Read: How government haste is ruining its own anti-encryption law

Isn’t this about forcing companies to put backdoors in their products?

It depends what you mean by “backdoor”.

If you mean having any method by which a third party can access the content of a specific communication, that’s obviously a “Yes”. That’s the whole point of a communications intercept.

If you mean a method that allows any communication to be accessed at will, well, the government has been trying very hard to make that a “No”.

A notice must not have the effect of “(a) requesting or requiring a designated communications provider to implement or build a systemic weakness, or a systemic vulnerability, into a form of electronic protection; or (b) preventing a designated communications provider from rectifying a systemic weakness, or a systemic vulnerability, in a form of electronic protection”.

They cannot ask a provider to “implement or build a new decryption capability”, or “render systemic methods of authentication or encryption less effective”, or introduce a “selective” vulnerability or weakness that would “jeopardise the security of any information held by any other person”, or create “a material risk that otherwise secure information can be accessed by an unauthorised third party”.

These two definitions were added to the legislation:

systemic vulnerability means a vulnerability that affects a whole class of technology, but does not include a vulnerability that is selectively introduced to one or more target technologies that are connected with a particular person. For this purpose, it is immaterial whether the person can be identified.

systemic weakness means a weakness that affects a whole class of technology, but does not include a weakness that is selectively introduced to one or more target technologies that are connected with a particular person. For this purpose, it is immaterial whether the person can be identified.

There’s now also a lengthy definition of “target technology” that refers to a service, device, piece of software, or “particular update of software” or whatever that “is used, or is likely to be used, (whether directly or indirectly) by a particular person” whether or not the person can be identified.

That’s the law’s intent anyway. What this might mean in practice is still unknown. Whether any of this is even technically feasible is a question for another time.

Must read: Everyone will use encryption, Australia should get over it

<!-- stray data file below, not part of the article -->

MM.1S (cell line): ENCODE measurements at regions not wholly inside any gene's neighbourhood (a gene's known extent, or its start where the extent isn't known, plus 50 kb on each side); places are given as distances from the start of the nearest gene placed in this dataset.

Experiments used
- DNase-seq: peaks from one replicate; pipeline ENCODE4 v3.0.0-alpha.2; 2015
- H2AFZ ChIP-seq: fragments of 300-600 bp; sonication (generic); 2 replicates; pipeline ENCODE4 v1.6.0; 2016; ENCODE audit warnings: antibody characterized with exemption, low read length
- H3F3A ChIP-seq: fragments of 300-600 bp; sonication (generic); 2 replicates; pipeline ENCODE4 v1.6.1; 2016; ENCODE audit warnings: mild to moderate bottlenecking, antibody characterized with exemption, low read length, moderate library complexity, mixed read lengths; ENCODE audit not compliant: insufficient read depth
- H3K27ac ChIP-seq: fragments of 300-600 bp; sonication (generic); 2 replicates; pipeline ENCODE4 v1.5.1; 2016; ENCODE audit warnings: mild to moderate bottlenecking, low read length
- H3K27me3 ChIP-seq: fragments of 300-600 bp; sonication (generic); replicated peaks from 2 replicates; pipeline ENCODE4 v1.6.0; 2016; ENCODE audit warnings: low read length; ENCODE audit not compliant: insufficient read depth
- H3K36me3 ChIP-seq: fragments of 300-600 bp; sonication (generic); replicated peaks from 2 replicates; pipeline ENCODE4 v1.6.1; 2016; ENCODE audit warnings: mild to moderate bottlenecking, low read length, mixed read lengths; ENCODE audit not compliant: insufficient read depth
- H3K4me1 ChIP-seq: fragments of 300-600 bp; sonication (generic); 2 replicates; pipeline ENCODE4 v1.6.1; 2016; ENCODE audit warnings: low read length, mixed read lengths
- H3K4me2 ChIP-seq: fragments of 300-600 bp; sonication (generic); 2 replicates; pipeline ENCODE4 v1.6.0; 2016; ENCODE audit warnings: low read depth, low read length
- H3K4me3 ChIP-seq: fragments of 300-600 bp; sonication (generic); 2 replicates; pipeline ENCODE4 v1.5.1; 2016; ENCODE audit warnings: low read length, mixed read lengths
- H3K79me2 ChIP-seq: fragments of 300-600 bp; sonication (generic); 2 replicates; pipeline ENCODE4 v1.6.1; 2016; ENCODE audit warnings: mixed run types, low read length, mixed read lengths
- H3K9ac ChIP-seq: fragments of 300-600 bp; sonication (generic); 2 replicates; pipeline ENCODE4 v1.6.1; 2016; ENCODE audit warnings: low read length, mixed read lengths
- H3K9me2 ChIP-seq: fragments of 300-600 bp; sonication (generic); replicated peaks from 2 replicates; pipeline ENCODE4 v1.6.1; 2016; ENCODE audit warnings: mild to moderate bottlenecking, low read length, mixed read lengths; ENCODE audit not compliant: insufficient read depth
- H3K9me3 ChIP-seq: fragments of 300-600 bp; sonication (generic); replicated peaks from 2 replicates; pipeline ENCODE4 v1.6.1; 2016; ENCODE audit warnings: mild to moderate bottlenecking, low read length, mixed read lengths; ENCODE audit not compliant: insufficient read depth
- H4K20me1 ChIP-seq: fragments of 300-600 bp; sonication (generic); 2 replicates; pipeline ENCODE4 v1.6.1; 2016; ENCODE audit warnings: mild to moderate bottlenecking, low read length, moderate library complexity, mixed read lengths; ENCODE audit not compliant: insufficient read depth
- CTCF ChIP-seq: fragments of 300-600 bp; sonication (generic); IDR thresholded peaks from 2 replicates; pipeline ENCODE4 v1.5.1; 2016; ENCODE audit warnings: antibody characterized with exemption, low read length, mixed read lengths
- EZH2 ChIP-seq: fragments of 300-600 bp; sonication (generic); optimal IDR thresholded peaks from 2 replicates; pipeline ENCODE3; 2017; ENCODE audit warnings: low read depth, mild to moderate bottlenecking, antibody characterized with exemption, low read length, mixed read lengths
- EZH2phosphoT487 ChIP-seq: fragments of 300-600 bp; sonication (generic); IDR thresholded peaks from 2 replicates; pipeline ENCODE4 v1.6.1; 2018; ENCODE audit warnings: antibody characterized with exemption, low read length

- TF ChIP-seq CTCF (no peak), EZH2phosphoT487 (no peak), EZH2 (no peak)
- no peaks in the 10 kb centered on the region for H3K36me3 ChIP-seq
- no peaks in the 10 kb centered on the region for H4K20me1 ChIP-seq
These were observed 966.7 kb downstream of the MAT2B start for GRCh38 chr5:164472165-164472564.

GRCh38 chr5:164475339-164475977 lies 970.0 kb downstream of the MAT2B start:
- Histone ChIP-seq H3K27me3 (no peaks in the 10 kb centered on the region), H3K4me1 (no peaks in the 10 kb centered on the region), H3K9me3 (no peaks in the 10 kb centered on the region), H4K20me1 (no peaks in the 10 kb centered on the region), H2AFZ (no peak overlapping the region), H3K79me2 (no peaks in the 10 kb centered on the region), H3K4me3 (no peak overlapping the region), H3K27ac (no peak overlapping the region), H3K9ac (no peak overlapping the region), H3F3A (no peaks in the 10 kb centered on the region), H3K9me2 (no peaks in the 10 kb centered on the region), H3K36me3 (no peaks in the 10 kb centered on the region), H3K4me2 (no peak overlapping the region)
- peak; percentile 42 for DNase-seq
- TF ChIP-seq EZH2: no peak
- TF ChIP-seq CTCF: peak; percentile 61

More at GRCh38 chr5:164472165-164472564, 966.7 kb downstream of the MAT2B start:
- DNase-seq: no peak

What can agencies ask for?

The list of “acts or things” that can be requested runs for two pages. The first is “removing one or more forms of electronic protection that are or were applied by, or on behalf of, the provider”. Electronic protection is defined as an authentication system or encryption.

It also includes providing technical information, “installing, maintaining, testing or using software or equipment”, “assisting with the testing, modification, development or maintenance of a technology or capability”, “modifying, or facilitating the modification of, any of the characteristics of a service”, and “substituting, or facilitating the substitution of, a service provided by the designated communications provider” with another service.

And quite a bit more.

Are there any limits on this?

Notices can’t be given unless they’re “reasonable and proportionate”, and the compliance with the request is “practicable” and “technically feasible”.

The decision-maker has to take into account things such as the interests of national security; the interests of law enforcement; the legitimate interests of the designated communications provider; the objectives of the request; the availability of other means to achieve the objectives; whether the request is the least intrusive form of assistance with respect to “persons whose activities are not of interest”; and “the legitimate expectations of the Australian community relating to privacy and cybersecurity”.

Who decides what’s reasonable, etc?

The person issuing the notice.

How much of this will be public?

Almost none of it. There are hefty penalties for revealing any aspect of a notice, except in situations such as referring a complaint to IGIS or the Commonwealth Ombudsman, or in other legal proceedings.

Agencies will report the number of notices issued annually. Communications providers can report the number of notices they’ve received in periods no shorter than six months.

What else is in the new law?

There’s changes to the computer access warrant system, including giving covert computer access powers to “law enforcement agencies investigating certain federal offences”.

An electronic device found while executing a warrant can now be moved to another place for analysis for 30 days, up from 14 days. Australian Border Force can now seize and examine an electronic device for 30 days, up from 72 hours.

ASIO can now “require a person with knowledge of a computer or a computer system to provide assistance that is reasonable and necessary to gain access to data on a device that is subject to an ASIO warrant”.

Also see: Encryption debate reminiscent of climate change arguments

It’s the law now, so what happens next?

Agencies can start issuing notices as soon as they like.

Labor reckons its amendments to the legislation will be considered when Parliament resumes sitting in February 2019. The Parliamentary Joint Committee on Intelligence and Security will continue its examination of the legislation through to April.

The Independent National Security Legislation Monitor must “review the operation, effectiveness and implications” of the new laws after 18 months, so around June 2020.